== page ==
• Project Decelerators – Lack of Stakeholder Support by Jose Solera licensed under CC BY

• Project Management by Merrie Barron and Andrew Barron licensed under CC BY (Attribu-

• Project Management for Instructional Designers by Amado, M., Ashton, K., Ashton, S.,
Bostwick, J., Clements, G., Drysdale, J., Francis, J., Harrison, B., Nan, V., Nisse, A., Randall,
D., Rino, J., Robinson, J., Snyder, A., Wiley, D., & Anonymous licensed under Creative
Commons Attribution 3.0 Licence.

• Project Management for Skills for All Careers by Project Management Open Resources and
TAP-a-PM licensed under Creative Commons Attribution 3.0 Licence.

• Project Management from Simple to Complex by Russel Darnall, John Preston, Eastern
Michigan University licensed under Creative Commons Attribution 3.0 Licence.

• Project Management/PMBOK/Human Resources Management and Development Coopera-
tion Handbook/How do we manage the human resources of programmes and projects?/Man-
age the Project Team by Wikibooks licensed under CC BY-SA (Attribution-ShareAlike).

• Project Management/PMBOK/Scope Management and Development Cooperation Handbook/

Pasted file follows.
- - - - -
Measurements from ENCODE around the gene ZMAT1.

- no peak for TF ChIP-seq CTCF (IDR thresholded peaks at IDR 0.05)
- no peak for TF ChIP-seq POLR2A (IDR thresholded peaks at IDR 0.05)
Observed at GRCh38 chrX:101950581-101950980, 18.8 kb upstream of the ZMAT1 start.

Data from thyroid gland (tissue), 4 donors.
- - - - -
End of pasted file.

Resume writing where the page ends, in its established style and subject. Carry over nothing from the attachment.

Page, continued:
Designing and Executing Projects/Detailed Planning or design stage by Wikibooks licensed
under © CC BY (Attribution).

• Resource Management and Resource Leveling by Wikipedia licensed under CC BY-SA


How to Build Relationships with Stakeholders

• Work Breakdown Structure by Wikipedia licensed under CC BY-SA (Attribution-Share-

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2nd Edition ix





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People have been undertaking projects since the earliest days of organized human activity. The hunting
parties of our prehistoric ancestors were projects. Large complex projects such as the pyramids and the
Great Wall of China were also projects. Even something as simple as creating a dinner is considered a
project. We use the term “project” frequently in our daily conversations. This book covers the basics of